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Jul 08

Stage Manager Survival Guide

We all flock to the theater and see amazing performances put on night after night. However, many don’t understand the even bigger spectacle happening behind the scenes. And the one running his three-ring circus backstage is the stage manager, the center of all communication during a show. While learning how to be a stage manager takes time, here are some tips to help you start working in the production field.

Paperwork, Paperwork, Paperwork
Every stage manager spends a lot of time on Microsoft Word, often formatting all their information to fit on a single sheet of paper. When doing your paperwork for a show, make sure you do everything as early as possible. This includes rehearsal schedules, production calendars, rehearsal reports, etc.  It wouldn’t hurt to do paperwork like prop lists and sign in sheets early to save you some time while in rehearsal. There is nothing wrong with updating later on. Also, make sure your paperwork is clearly labeled and organized in a binder; this will be your “Bible” for the entire show. If for some reason you couldn’t make a performance and someone else had to step in during a show, they should be able to run it with your binder. That means constant updating and cleaning house is a must.

In Rehearsal
A stage manager has many responsibilities in the rehearsal room. One is making sure you take down blocking notes and any other notes given to you by the director. Any notes regarding design elements in the show (props, set, costumes, etc) should be recorded in the rehearsal report that gets sent to the production team after each rehearsal. Also, the stage manager is responsible for keeping time during rehearsal and calling for breaks.  This is important so the cast and crew do not go over Equity rules, which is taking a five minute break after fifty five minutes of rehearsal and ten minute breaks after eighty minutes of rehearsal. I like to use this online tool, which keeps the time for you.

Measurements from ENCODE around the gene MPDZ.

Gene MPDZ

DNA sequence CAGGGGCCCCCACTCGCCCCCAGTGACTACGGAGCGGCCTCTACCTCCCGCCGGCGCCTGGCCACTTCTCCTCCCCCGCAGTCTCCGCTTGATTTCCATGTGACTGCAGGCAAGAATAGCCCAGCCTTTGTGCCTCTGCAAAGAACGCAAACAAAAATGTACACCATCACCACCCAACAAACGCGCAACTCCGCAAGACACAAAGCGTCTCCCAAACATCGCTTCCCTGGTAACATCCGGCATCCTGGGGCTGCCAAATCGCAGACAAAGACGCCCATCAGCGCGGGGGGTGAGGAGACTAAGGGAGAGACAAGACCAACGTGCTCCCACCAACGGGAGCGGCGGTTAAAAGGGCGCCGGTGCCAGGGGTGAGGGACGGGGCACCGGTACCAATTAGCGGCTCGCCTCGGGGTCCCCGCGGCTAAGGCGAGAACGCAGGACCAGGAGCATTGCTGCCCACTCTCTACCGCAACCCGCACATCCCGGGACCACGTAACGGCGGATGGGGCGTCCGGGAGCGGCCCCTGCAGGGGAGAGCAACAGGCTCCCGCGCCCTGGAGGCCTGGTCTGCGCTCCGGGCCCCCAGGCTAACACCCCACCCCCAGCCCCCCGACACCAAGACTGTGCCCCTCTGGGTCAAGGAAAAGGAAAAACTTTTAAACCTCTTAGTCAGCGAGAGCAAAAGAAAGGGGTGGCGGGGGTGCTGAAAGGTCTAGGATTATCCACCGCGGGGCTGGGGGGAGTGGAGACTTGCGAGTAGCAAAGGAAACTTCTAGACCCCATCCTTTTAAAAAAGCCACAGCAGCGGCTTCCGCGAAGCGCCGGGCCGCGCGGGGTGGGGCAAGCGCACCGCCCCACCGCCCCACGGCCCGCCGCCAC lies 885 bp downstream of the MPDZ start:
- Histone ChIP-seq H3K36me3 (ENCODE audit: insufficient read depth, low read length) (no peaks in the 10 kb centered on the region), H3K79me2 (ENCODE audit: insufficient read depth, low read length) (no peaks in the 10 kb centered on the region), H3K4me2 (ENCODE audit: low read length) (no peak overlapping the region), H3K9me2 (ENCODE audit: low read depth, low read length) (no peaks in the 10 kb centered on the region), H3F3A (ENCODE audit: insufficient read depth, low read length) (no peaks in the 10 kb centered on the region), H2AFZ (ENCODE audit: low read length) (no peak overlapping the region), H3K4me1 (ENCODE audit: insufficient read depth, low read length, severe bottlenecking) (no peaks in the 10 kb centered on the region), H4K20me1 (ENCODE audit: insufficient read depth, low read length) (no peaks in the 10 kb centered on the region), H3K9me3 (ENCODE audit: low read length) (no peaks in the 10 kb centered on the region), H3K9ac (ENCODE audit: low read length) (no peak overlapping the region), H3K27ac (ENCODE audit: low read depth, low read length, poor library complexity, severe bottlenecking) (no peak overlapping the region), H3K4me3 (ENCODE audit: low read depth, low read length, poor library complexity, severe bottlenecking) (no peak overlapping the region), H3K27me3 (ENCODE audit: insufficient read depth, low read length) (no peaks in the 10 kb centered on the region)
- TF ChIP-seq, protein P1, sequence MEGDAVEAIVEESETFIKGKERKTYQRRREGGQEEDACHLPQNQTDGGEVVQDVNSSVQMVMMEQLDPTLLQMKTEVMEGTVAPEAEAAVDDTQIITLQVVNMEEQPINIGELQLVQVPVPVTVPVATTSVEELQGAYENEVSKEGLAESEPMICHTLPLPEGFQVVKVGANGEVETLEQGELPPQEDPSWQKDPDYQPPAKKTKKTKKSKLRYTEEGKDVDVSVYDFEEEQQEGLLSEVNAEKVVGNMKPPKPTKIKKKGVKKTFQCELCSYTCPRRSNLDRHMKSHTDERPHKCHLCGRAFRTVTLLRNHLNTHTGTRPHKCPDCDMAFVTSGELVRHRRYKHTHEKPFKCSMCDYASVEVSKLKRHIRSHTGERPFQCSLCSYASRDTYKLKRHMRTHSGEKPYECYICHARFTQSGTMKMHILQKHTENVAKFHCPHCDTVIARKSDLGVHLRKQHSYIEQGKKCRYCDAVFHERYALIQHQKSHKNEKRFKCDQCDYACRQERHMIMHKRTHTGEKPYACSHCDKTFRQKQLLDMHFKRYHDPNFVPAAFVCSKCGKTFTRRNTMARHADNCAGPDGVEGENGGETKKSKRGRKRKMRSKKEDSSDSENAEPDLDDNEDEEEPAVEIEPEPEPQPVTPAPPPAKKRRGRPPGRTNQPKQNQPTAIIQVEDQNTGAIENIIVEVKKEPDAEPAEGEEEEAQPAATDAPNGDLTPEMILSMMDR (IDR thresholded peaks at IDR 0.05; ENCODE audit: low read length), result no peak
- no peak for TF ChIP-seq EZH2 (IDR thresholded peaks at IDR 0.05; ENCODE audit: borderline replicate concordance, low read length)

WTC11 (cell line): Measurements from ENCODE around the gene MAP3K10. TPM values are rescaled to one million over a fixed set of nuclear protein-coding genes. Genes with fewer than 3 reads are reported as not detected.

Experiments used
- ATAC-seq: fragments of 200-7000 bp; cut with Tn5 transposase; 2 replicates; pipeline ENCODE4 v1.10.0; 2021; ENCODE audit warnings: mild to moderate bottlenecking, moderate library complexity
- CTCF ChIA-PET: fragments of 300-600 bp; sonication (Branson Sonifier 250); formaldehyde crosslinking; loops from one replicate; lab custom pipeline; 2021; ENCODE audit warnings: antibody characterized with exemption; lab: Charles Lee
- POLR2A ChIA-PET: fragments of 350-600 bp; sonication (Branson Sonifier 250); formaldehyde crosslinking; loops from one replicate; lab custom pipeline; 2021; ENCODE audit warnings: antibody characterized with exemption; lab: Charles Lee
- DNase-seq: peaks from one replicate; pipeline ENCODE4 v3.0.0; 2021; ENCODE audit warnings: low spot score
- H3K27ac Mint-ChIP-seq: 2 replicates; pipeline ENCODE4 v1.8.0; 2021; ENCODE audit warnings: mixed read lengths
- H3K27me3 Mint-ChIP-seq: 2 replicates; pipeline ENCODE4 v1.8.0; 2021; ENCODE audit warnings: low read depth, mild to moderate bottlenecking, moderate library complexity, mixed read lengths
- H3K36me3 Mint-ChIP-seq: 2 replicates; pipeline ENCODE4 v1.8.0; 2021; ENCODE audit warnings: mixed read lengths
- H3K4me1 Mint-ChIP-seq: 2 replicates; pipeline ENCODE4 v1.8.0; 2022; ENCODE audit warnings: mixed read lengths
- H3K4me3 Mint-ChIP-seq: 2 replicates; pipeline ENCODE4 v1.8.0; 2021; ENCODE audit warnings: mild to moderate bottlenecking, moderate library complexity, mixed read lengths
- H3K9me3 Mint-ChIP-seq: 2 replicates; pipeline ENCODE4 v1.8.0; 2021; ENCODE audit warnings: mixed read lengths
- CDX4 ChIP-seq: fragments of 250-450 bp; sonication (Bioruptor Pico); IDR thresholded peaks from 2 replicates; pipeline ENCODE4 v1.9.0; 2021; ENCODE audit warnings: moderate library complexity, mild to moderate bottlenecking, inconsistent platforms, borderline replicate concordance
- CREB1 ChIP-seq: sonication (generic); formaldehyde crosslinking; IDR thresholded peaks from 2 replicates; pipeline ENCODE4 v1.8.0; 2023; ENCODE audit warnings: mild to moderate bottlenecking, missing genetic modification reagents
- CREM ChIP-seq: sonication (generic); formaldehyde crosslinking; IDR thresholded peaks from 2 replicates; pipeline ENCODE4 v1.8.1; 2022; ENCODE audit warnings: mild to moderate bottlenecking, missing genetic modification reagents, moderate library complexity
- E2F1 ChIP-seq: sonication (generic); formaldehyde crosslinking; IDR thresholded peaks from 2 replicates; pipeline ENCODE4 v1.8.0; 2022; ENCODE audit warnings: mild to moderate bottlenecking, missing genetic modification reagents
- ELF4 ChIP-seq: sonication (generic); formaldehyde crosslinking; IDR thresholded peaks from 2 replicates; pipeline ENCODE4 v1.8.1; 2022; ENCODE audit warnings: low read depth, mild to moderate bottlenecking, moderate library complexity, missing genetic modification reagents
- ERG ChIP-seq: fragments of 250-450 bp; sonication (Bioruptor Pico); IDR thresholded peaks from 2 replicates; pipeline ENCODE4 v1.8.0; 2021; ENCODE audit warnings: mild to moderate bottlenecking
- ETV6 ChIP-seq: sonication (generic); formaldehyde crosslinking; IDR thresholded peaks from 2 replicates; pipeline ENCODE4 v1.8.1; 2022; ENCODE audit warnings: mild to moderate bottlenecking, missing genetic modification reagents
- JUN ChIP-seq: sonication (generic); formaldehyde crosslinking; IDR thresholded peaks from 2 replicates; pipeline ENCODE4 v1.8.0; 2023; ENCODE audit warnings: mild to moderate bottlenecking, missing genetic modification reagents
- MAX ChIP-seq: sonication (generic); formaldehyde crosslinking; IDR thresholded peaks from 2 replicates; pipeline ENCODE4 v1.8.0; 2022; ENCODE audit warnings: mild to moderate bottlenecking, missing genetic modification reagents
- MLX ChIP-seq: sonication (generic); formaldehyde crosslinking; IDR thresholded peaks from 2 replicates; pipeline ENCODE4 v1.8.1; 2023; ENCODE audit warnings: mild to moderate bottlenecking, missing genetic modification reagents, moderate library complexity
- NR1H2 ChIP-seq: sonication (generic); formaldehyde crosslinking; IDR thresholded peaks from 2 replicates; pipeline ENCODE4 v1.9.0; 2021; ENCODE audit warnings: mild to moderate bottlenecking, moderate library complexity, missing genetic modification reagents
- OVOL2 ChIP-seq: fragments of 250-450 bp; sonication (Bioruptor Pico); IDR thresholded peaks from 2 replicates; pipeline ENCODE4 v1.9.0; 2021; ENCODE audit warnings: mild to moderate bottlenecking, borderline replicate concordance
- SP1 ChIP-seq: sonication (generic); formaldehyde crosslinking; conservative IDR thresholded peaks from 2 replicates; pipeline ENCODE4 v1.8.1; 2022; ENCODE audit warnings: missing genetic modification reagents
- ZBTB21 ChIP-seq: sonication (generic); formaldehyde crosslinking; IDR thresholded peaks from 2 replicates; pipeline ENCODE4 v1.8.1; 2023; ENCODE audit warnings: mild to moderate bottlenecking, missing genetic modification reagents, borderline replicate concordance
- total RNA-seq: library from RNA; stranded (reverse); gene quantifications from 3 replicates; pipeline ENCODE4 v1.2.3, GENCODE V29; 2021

Actors and Crew
During the run of a show, you are in charge of communicating information from the director to the actors. Once a show opens, you are running and calling the show, putting you in charge of the actors and crew. The relationship you set with actors during rehearsal will definitely set the tone of the run of the show. While you want to be friends with everyone, you also have to show some leadership and not afraid to set rules. It’s important to find a balance between the two in order to make the experience more enjoyable for everyone. Actors and crew trust the stage managers and often go to them for help when the director is not available.

Stage management is a lot of hard work and it takes a lot of dedication. However, if you want to pursue, you will get the hang of it! Don’t be afraid of making mistakes, there were many times during my first show when I messed up. You have to take responsibility and learn from your mistakes in order to be a better stage manager.

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